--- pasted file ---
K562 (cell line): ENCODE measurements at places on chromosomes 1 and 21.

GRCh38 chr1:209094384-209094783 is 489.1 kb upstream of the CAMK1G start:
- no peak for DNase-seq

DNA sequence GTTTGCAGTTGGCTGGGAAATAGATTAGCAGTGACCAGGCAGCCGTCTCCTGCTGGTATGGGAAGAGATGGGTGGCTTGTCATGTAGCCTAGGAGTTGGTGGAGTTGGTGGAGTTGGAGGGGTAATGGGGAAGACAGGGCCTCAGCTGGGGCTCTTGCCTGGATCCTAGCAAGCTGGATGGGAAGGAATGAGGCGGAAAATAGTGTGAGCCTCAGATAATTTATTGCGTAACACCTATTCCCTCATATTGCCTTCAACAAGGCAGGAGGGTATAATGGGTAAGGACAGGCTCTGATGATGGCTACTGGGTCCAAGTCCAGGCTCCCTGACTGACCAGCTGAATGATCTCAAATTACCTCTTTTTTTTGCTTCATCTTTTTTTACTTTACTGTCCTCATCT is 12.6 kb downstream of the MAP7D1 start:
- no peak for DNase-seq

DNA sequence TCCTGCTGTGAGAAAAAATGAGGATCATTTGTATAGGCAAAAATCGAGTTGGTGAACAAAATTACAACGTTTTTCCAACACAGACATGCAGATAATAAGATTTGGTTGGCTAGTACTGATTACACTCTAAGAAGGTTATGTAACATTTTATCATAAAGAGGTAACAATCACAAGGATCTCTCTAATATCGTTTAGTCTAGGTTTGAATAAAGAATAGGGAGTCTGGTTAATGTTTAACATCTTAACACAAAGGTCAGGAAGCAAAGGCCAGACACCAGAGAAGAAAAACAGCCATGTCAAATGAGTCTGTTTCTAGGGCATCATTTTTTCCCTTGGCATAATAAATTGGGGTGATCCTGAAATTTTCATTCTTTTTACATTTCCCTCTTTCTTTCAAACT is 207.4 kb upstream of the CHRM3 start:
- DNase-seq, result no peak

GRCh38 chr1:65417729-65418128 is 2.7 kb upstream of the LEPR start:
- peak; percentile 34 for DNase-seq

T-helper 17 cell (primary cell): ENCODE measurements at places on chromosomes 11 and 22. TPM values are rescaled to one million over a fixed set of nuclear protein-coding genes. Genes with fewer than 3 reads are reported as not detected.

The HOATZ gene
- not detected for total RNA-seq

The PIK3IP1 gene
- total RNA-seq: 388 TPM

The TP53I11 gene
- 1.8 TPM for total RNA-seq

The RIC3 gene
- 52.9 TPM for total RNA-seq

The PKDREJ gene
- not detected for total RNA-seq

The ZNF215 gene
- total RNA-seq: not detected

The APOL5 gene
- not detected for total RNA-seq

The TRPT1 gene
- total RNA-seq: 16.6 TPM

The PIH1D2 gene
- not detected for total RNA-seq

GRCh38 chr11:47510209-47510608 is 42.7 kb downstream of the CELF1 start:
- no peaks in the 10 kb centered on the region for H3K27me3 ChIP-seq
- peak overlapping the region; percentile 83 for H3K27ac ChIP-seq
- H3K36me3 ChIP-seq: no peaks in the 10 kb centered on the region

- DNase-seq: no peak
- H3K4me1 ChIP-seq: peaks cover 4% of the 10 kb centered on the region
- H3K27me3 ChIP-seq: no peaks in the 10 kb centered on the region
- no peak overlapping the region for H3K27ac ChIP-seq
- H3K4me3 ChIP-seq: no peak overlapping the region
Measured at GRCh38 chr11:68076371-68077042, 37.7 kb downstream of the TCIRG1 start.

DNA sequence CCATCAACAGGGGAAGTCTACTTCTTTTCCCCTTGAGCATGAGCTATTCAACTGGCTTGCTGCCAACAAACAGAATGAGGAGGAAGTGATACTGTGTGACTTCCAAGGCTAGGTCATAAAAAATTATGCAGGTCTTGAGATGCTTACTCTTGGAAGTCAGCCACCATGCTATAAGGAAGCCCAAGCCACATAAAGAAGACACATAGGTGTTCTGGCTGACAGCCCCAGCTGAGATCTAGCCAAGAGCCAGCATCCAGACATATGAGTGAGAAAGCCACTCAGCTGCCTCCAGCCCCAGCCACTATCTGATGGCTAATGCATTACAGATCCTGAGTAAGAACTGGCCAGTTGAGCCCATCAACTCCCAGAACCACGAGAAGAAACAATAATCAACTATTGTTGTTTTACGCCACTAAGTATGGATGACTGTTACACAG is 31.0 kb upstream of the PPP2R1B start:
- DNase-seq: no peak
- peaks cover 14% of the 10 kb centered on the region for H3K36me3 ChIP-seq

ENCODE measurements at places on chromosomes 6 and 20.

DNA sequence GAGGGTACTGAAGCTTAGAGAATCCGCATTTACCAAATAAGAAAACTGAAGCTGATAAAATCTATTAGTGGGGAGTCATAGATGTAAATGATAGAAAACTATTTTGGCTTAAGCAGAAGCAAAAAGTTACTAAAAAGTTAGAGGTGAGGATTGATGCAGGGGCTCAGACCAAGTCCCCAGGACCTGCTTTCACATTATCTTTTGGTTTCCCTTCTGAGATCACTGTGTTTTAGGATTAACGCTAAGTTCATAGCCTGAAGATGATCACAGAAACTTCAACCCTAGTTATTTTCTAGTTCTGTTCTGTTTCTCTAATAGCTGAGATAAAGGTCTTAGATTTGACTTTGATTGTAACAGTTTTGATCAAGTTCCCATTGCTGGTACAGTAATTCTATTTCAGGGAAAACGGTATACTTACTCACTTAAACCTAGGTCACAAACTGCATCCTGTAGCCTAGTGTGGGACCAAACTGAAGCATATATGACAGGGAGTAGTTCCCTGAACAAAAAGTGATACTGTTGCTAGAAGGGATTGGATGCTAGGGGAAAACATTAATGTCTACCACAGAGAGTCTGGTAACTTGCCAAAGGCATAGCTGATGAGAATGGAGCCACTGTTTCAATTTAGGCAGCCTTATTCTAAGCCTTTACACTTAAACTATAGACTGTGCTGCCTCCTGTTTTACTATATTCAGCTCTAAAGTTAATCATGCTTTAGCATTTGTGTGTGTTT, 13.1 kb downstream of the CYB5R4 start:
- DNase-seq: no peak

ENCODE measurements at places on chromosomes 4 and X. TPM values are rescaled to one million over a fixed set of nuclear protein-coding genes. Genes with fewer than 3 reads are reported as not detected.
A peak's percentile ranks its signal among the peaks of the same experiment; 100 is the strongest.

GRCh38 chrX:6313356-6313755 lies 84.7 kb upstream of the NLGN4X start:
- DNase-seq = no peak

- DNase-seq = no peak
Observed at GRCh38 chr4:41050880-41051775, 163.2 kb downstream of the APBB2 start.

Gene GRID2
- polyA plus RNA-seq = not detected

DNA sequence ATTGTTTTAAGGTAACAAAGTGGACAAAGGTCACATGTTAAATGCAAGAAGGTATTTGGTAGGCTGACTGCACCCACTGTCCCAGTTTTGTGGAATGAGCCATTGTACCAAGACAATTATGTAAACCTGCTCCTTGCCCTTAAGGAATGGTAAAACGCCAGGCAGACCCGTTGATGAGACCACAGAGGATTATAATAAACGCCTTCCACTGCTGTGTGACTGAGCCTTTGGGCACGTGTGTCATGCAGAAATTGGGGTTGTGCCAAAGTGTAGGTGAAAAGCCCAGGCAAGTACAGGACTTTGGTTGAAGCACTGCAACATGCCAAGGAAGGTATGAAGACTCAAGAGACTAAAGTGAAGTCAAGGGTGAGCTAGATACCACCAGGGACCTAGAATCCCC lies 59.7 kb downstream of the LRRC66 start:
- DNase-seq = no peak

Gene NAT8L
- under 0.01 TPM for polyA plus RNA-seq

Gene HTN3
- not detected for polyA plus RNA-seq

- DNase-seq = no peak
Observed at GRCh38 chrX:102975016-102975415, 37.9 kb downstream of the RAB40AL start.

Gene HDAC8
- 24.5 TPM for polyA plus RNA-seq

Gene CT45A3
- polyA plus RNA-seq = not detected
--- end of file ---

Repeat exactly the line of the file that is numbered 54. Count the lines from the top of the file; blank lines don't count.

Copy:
- DNase-seq = no peak